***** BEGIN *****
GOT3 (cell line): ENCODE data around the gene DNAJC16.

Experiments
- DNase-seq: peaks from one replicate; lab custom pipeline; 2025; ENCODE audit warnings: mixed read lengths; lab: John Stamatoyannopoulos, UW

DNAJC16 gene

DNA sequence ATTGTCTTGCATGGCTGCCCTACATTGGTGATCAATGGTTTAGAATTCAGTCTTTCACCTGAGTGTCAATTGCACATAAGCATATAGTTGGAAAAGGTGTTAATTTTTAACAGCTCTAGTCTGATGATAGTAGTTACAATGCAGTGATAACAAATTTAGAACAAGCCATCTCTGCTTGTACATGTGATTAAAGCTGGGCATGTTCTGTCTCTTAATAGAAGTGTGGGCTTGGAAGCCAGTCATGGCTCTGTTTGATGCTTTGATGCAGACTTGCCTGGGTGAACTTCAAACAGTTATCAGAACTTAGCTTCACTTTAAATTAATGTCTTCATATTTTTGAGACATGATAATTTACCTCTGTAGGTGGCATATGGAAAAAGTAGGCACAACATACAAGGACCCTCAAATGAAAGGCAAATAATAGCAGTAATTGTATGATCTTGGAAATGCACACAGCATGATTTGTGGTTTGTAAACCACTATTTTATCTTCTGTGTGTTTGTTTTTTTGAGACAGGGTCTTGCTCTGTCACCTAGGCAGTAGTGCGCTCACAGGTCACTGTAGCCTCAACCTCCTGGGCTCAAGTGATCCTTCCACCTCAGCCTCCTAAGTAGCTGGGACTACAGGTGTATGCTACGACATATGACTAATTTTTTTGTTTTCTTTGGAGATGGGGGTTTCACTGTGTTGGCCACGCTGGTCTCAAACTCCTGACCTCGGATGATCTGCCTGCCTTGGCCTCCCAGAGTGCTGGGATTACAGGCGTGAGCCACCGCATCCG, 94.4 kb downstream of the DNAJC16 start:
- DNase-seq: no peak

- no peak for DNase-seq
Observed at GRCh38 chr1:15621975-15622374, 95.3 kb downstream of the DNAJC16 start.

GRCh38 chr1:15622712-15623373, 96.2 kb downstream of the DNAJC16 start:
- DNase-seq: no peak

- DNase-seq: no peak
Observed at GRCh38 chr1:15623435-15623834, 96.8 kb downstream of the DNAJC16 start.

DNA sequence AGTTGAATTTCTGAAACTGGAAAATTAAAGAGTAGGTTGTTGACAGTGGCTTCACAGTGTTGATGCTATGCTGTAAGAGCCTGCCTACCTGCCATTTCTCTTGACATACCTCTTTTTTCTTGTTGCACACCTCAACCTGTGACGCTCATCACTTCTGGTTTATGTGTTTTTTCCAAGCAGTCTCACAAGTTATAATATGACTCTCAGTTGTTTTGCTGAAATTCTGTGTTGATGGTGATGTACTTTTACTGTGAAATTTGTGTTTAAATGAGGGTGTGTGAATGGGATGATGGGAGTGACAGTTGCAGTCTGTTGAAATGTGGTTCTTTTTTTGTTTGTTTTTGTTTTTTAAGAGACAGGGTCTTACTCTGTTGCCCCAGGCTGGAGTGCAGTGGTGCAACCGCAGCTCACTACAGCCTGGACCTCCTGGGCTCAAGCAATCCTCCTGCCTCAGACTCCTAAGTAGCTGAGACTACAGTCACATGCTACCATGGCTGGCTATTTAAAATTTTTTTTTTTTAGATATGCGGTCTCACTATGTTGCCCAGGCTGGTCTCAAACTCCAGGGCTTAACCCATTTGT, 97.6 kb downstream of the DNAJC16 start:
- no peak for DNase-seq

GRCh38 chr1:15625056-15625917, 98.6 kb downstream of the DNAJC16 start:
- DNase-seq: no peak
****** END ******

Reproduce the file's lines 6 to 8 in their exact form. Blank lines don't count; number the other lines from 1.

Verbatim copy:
- DNase-seq: no peak

- no peak for DNase-seq
Observed at GRCh38 chr1:15621975-15622374, 95.3 kb downstream of the DNAJC16 start.